WASHINGTON (7/14/15)--A reasonable hold-harmless period for the Truth in Lending Act-Real Estate Settlement Procedures Act integrated disclosure (TRID) rule would help all involved, CUNA and other trade organizations said Monday.
The organizations sent a letter in support of S. 1711, a companion to a House bill that would require the Consumer Financial Protection Bureau (CFPB) provide a TRID safe harbor through the end of the year.
“A hold-harmless period allows the bureau to work with industry to gather data about implementation and provide written guidance to address common industry implementation hurdles that emerge between now and the end of the year,” the letter reads. “Without more clarity, the result is likely to leave homebuyers with less flexibility to buy and close on a home on their terms and potentially fewer companies to work with.”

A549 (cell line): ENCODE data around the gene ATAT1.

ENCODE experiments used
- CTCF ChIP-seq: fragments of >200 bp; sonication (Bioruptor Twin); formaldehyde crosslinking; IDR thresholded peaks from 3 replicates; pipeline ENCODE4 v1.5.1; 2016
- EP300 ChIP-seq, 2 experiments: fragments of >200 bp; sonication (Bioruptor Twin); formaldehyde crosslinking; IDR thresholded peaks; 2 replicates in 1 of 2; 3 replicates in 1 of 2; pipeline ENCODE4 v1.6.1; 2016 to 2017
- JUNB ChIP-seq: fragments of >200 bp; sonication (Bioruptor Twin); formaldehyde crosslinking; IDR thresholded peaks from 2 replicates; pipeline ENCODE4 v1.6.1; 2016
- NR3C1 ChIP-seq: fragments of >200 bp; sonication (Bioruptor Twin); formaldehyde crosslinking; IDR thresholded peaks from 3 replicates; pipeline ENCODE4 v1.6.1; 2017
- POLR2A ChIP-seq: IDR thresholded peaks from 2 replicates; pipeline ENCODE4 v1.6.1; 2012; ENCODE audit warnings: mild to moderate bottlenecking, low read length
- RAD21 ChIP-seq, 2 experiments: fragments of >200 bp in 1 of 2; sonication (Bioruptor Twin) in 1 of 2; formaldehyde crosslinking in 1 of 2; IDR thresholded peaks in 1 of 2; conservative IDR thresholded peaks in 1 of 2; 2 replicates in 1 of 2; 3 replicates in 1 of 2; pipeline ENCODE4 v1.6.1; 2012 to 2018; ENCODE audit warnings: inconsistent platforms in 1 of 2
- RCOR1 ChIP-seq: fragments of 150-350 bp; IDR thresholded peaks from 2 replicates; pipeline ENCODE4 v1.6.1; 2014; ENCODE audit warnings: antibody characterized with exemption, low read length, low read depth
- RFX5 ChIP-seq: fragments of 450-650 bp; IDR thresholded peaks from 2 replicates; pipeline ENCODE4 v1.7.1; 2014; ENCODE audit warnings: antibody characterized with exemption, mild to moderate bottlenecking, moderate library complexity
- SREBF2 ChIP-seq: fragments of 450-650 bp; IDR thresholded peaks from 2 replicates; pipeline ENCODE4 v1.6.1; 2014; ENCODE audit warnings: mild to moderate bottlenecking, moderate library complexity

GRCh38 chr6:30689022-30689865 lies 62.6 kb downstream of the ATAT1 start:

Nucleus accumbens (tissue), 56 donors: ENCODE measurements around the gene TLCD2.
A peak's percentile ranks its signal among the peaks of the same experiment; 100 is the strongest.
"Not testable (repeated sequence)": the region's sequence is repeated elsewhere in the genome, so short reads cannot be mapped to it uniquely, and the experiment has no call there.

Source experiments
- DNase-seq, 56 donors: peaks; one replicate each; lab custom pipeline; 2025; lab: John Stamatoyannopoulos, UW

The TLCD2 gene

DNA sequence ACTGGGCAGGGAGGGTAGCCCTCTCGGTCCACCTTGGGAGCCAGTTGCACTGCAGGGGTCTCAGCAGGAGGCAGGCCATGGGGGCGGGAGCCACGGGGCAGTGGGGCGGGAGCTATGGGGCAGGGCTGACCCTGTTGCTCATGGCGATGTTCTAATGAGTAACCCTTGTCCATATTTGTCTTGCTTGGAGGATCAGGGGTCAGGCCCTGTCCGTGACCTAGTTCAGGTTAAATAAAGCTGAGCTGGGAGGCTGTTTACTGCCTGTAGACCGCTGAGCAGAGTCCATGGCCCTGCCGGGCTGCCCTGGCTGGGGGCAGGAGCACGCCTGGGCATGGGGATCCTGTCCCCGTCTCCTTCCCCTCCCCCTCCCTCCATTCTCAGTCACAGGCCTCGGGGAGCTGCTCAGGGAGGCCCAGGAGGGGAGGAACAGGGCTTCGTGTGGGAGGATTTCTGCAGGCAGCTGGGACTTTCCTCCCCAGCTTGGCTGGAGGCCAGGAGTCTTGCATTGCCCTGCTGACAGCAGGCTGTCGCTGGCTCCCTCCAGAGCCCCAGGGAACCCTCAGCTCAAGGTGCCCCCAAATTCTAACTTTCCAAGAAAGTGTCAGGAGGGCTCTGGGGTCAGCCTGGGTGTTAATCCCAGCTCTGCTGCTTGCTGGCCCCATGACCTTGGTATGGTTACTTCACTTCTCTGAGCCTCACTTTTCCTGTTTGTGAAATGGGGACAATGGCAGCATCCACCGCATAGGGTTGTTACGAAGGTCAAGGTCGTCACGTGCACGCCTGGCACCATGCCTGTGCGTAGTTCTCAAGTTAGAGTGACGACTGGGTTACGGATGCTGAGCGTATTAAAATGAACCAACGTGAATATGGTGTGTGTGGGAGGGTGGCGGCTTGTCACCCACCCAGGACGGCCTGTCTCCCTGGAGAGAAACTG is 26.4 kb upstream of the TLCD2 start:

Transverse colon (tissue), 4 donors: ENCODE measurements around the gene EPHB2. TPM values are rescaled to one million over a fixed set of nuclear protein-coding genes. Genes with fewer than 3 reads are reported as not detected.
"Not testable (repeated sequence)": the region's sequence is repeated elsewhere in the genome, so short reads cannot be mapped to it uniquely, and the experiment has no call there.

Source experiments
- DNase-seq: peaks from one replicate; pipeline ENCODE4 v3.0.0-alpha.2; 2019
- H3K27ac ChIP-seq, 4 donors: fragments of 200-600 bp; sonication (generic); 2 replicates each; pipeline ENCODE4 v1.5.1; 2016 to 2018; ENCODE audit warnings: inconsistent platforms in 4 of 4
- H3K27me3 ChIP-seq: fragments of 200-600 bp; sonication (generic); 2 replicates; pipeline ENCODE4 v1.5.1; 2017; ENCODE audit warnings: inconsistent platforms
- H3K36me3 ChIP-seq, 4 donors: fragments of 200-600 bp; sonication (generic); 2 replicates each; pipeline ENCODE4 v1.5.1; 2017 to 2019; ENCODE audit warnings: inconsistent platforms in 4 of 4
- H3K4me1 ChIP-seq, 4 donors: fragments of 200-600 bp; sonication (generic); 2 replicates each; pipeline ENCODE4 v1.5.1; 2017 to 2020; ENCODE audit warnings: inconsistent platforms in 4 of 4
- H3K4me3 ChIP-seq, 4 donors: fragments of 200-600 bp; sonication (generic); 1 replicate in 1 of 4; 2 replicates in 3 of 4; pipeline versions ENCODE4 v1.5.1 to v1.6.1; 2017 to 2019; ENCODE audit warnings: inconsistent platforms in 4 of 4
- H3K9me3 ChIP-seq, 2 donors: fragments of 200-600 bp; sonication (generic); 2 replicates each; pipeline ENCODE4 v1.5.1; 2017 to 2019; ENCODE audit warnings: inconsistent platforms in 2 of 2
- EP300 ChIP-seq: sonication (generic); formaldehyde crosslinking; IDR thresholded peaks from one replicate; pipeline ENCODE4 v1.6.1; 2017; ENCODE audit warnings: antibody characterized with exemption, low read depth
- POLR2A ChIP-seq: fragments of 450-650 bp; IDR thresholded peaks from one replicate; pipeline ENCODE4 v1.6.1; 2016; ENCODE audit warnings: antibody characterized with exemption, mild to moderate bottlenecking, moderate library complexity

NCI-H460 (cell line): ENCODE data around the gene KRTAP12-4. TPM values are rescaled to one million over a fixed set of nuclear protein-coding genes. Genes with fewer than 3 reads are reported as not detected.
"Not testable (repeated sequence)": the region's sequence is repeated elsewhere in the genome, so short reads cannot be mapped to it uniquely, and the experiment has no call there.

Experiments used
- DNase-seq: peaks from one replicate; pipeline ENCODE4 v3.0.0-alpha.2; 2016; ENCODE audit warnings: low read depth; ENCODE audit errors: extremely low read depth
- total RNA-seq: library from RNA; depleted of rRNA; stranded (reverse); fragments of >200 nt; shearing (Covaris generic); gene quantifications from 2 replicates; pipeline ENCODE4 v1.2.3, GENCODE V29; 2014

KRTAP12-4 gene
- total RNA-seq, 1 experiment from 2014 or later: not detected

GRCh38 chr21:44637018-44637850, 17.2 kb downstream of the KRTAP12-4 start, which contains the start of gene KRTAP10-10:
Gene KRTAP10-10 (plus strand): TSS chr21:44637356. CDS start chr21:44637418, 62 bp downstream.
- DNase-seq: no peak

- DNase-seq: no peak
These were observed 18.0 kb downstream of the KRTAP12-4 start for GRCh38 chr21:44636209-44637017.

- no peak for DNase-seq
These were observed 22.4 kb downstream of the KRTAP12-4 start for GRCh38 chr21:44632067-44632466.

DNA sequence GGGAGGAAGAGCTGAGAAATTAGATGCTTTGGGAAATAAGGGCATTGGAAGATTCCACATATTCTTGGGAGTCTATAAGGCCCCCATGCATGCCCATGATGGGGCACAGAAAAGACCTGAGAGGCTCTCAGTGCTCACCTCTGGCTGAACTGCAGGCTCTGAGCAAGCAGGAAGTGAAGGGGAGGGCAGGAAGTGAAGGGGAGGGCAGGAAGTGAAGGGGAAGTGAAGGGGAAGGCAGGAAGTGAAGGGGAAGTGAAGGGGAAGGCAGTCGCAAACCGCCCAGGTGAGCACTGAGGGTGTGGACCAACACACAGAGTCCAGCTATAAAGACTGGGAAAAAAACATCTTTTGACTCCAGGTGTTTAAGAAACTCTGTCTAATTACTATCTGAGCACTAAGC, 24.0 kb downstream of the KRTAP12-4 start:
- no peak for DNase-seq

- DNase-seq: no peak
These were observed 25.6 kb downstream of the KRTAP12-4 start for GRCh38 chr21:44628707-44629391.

Eighteen other trade organizations joined CUNA in signing the letter, representing the wide spectrum of stakeholders in the mortgage industry. The groups cite past experiences when it comes to new regulations.
“We know from implementing past regulations that unforeseen issues will arise in actual transactions. Therefore, a formal hold-harmless period through Dec. 31 will allow stakeholders to make a good-faith effort to comply with the TRID regulation without the fear of potential enforcement actions or lawsuits,” the letter reads.
S. 1711 was introduced last week by Sen. Tim Scott (R-S.C.) and 10 co-sponsors as a companion bill to H.R. 2213.
TRID was originally planned to be implemented Aug. 1, but the CFPB has proposed to move the date back to Oct. 3. CUNA, along with a number of legislators and trade organizations, are pushing for the safe harbor through the end of the year to protect stakeholders from enforcement or litigation.